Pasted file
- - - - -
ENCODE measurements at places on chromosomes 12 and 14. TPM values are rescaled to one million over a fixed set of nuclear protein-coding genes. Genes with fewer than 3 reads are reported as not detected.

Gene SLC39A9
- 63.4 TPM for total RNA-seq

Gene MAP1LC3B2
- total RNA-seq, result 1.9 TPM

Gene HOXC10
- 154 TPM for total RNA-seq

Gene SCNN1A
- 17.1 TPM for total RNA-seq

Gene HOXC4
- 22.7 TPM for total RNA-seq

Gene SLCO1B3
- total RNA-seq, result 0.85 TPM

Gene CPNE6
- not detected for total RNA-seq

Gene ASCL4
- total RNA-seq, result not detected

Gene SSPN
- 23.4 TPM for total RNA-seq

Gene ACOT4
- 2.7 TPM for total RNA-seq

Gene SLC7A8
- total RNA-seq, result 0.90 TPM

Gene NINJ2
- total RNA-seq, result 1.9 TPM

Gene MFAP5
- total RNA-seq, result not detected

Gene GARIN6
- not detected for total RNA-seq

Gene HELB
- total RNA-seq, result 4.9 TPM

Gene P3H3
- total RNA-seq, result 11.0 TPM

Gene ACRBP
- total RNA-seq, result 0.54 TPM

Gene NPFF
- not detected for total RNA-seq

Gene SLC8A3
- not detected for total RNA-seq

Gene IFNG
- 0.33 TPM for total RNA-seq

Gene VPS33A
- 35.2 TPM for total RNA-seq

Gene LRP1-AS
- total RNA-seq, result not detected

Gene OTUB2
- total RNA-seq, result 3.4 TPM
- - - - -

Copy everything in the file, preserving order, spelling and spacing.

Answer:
ENCODE measurements at places on chromosomes 12 and 14. TPM values are rescaled to one million over a fixed set of nuclear protein-coding genes. Genes with fewer than 3 reads are reported as not detected.

Gene SLC39A9
- 63.4 TPM for total RNA-seq

Gene MAP1LC3B2
- total RNA-seq, result 1.9 TPM

Gene HOXC10
- 154 TPM for total RNA-seq

Gene SCNN1A
- 17.1 TPM for total RNA-seq

Gene HOXC4
- 22.7 TPM for total RNA-seq

Gene SLCO1B3
- total RNA-seq, result 0.85 TPM

Gene CPNE6
- not detected for total RNA-seq

Gene ASCL4
- total RNA-seq, result not detected

Gene SSPN
- 23.4 TPM for total RNA-seq

Gene ACOT4
- 2.7 TPM for total RNA-seq

Gene SLC7A8
- total RNA-seq, result 0.90 TPM

Gene NINJ2
- total RNA-seq, result 1.9 TPM

Gene MFAP5
- total RNA-seq, result not detected

Gene GARIN6
- not detected for total RNA-seq

Gene HELB
- total RNA-seq, result 4.9 TPM

Gene P3H3
- total RNA-seq, result 11.0 TPM

Gene ACRBP
- total RNA-seq, result 0.54 TPM

Gene NPFF
- not detected for total RNA-seq

Gene SLC8A3
- not detected for total RNA-seq

Gene IFNG
- 0.33 TPM for total RNA-seq

Gene VPS33A
- 35.2 TPM for total RNA-seq

Gene LRP1-AS
- total RNA-seq, result not detected

Gene OTUB2
- total RNA-seq, result 3.4 TPM